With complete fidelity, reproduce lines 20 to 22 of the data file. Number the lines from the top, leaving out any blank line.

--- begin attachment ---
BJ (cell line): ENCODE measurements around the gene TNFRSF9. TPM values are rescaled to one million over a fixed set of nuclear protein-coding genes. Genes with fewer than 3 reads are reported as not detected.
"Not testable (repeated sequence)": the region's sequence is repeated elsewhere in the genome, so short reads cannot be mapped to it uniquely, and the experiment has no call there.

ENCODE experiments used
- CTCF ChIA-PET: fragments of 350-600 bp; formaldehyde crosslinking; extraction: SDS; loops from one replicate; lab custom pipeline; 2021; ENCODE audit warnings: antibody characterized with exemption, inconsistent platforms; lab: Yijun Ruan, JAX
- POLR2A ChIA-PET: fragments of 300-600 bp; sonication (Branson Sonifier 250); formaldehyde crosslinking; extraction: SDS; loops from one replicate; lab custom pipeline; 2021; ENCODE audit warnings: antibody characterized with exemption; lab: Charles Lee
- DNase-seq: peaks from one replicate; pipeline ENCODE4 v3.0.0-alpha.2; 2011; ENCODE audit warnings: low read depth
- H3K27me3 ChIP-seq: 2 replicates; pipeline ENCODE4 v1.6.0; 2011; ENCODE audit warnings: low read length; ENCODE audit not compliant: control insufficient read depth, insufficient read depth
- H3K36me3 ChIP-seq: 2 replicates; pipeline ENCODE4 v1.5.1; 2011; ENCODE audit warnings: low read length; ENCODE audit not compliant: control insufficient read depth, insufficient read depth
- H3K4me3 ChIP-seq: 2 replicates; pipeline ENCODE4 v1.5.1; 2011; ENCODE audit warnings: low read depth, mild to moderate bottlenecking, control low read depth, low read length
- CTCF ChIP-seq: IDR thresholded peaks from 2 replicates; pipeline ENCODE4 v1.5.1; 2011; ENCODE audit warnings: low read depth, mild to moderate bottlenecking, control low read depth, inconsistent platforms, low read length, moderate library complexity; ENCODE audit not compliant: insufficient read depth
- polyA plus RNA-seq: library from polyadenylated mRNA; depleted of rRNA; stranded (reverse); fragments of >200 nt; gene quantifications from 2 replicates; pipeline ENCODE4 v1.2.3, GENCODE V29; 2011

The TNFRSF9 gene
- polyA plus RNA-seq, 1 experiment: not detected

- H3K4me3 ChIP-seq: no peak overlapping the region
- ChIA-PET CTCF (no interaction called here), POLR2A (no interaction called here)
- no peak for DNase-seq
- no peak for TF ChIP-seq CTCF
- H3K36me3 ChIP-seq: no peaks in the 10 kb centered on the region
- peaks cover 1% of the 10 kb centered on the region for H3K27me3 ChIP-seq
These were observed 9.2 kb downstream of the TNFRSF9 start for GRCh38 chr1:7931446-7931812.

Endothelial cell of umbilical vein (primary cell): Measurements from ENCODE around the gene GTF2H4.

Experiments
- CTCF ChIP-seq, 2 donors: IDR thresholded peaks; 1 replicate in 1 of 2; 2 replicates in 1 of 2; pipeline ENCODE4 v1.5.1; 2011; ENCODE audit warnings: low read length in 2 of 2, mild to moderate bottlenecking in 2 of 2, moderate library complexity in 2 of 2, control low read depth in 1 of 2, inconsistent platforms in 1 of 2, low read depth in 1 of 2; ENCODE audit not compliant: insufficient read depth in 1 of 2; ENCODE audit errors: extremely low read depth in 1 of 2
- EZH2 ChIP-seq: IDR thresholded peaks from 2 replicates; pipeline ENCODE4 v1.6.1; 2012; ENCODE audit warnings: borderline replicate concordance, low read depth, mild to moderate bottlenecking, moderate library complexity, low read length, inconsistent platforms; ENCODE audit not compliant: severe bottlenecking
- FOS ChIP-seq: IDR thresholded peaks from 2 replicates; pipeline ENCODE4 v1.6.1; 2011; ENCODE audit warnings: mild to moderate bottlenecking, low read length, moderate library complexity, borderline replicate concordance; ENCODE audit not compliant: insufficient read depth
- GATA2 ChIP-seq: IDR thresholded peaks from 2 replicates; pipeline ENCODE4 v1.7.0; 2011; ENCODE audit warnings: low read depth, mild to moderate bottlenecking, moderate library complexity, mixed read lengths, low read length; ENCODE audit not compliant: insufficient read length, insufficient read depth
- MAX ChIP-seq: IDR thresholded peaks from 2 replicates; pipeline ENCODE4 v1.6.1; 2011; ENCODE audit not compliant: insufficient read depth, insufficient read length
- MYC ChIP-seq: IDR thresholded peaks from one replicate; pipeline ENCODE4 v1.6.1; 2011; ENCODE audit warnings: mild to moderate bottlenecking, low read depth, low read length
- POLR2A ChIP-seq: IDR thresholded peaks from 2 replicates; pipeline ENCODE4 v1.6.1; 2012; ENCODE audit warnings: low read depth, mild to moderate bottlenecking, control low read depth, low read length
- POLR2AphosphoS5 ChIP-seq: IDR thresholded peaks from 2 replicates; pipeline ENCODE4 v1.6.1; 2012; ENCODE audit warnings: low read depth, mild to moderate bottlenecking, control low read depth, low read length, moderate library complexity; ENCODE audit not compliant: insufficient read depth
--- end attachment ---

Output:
These were observed 9.2 kb downstream of the TNFRSF9 start for GRCh38 chr1:7931446-7931812.

Endothelial cell of umbilical vein (primary cell): Measurements from ENCODE around the gene GTF2H4.

Experiments